...Comprehend the difference, then, that Baptism is quite another thing than all other water; not on account of the natural quality but because something more noble is here added; for God Himself stakes His honor, His power and might on it. Therefore it is not only natural water, but a divine, heavenly, holy, and blessed water, and in whatever other terms we can praise it,-all on account of the Word, which is a heavenly, holy Word, that no one can sufficiently extol, for it has, and is able to do, all that God is and can do [since it has all the virtue and power of God comprised in it]. 18] Hence also it derives its essence as a Sacrament, as St. Augustine also taught: Accedat verbum ad elementum et fit sacramentum. That is, when the Word is joined to the element or natural substance, it becomes a Sacrament, that is, a holy and divine matter and sign.

I don't know how to ask the questions in my mind. I want to understand this concept, but I just cannot fathom it right now because it is so radically different to my own viewpoint. Could someone provide a broad overview of this soteriology and perhaps link to the pertinent parts of the confessions Lutherans hold (Formula of Concord, for instance)? I will read the confessions more in depth at a later time, but for now I am at a very beginning point in studying Lutheran theology.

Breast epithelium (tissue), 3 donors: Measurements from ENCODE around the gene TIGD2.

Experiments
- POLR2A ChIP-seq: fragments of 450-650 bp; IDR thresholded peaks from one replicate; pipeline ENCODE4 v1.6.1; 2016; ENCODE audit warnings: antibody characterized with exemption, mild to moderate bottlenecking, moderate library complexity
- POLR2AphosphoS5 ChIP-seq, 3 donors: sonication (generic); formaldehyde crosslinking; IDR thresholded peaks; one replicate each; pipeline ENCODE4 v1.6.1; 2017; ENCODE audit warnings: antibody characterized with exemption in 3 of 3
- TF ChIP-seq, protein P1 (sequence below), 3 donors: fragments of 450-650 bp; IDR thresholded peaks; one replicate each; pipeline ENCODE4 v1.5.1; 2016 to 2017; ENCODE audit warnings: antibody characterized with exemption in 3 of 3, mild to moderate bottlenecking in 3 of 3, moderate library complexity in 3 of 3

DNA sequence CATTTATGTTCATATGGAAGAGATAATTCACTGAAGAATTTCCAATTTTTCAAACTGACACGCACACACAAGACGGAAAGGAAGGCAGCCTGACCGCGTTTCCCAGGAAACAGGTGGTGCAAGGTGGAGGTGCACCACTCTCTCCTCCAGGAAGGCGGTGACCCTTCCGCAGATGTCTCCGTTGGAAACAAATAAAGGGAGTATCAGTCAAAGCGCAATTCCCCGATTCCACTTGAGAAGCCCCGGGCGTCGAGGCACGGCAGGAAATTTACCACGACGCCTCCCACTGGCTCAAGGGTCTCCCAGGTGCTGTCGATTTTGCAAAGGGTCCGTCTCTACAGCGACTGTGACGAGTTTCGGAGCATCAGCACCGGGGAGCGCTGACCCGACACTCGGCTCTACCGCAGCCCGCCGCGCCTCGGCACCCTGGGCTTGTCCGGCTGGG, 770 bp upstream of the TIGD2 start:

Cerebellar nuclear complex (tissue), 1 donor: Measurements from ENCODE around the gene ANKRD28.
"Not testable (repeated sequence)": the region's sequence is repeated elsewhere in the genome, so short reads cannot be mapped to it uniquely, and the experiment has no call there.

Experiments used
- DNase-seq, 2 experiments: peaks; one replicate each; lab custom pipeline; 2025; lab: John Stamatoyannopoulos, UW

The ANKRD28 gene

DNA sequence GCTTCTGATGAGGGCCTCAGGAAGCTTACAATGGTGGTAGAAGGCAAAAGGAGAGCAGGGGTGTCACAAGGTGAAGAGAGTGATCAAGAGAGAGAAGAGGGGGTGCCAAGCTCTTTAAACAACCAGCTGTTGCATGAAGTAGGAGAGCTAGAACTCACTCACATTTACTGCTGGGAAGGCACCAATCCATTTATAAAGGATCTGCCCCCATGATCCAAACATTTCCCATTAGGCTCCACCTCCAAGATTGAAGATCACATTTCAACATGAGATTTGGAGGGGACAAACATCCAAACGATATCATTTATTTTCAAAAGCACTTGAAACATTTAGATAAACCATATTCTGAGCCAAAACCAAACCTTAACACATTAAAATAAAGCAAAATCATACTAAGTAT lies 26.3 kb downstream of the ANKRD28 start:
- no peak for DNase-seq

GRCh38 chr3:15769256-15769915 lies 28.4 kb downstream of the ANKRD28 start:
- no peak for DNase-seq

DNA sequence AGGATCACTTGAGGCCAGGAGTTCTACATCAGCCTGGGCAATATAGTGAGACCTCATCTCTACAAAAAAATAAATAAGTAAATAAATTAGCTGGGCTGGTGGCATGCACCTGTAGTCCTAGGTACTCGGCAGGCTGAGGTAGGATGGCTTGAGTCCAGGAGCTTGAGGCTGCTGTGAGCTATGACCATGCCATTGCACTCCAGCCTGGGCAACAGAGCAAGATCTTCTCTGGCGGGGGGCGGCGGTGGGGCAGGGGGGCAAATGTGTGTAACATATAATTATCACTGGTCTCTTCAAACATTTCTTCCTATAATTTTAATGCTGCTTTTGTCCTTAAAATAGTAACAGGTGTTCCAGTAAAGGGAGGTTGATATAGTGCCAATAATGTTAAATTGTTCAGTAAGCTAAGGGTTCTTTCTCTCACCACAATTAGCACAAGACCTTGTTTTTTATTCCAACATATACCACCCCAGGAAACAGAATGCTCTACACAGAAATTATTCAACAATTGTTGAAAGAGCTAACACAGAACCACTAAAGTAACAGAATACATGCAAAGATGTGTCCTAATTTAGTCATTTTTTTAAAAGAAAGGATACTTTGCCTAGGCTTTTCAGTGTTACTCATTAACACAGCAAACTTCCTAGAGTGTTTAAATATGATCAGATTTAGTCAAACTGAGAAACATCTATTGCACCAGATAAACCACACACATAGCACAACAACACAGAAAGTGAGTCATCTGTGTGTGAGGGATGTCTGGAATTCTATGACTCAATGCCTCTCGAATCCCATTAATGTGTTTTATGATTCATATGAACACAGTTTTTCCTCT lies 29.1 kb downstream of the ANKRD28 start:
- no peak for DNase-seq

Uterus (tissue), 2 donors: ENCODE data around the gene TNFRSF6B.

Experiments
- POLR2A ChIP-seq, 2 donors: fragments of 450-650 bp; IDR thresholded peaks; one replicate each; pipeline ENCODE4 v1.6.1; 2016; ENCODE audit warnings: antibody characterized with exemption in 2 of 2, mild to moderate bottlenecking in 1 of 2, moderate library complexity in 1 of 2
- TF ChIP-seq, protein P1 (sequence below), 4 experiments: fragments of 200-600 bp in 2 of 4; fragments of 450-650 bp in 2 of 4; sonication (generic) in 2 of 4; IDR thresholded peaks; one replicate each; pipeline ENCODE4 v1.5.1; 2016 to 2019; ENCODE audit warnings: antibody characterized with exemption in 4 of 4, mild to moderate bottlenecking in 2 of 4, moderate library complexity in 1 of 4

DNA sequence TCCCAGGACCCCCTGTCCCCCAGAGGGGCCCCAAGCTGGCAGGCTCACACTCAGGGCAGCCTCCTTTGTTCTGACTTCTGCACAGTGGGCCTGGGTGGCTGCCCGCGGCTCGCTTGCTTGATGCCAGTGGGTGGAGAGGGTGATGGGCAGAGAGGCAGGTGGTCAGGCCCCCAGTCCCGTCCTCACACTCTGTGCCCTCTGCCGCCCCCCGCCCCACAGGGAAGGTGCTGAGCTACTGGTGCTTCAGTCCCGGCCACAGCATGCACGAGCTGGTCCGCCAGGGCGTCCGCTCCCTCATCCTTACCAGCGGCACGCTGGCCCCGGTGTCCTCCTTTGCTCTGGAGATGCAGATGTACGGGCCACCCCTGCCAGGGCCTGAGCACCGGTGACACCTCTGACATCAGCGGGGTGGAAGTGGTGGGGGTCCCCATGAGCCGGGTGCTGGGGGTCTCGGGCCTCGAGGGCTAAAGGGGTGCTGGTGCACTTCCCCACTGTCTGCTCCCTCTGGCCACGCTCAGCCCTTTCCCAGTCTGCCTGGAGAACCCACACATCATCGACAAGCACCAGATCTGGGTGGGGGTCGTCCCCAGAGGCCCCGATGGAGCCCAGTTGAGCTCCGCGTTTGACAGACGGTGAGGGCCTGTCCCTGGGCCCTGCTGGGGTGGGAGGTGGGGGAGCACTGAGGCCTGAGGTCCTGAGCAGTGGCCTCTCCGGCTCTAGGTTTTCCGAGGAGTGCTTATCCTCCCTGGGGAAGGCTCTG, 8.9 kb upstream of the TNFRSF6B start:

My intent is to learn, not to offend. If I have stated something so incorrect that it could be an insult, it is because of my ignorance of the topic. Please forgive me in advance. All of the above quotes came from Luther's Larger Catechism, http://bookofconcord.org/lc-6-baptism.php

  • Not to many people really understand Luther's mind in this. I am not Lutheran but I am sure you have got him wrong on this one. Seems to be a popular misunderstanding these days.
    – Mike
    Jun 19, 2012 at 16:24
  • Here's an excellent short article on the Lutheran attitude toward baptism (pdf) by one of the preeminent Swedish Lutheran theologians of the 20th century, Bo Giertz. Just the title of the article will give you an idea of how Lutherans do theology.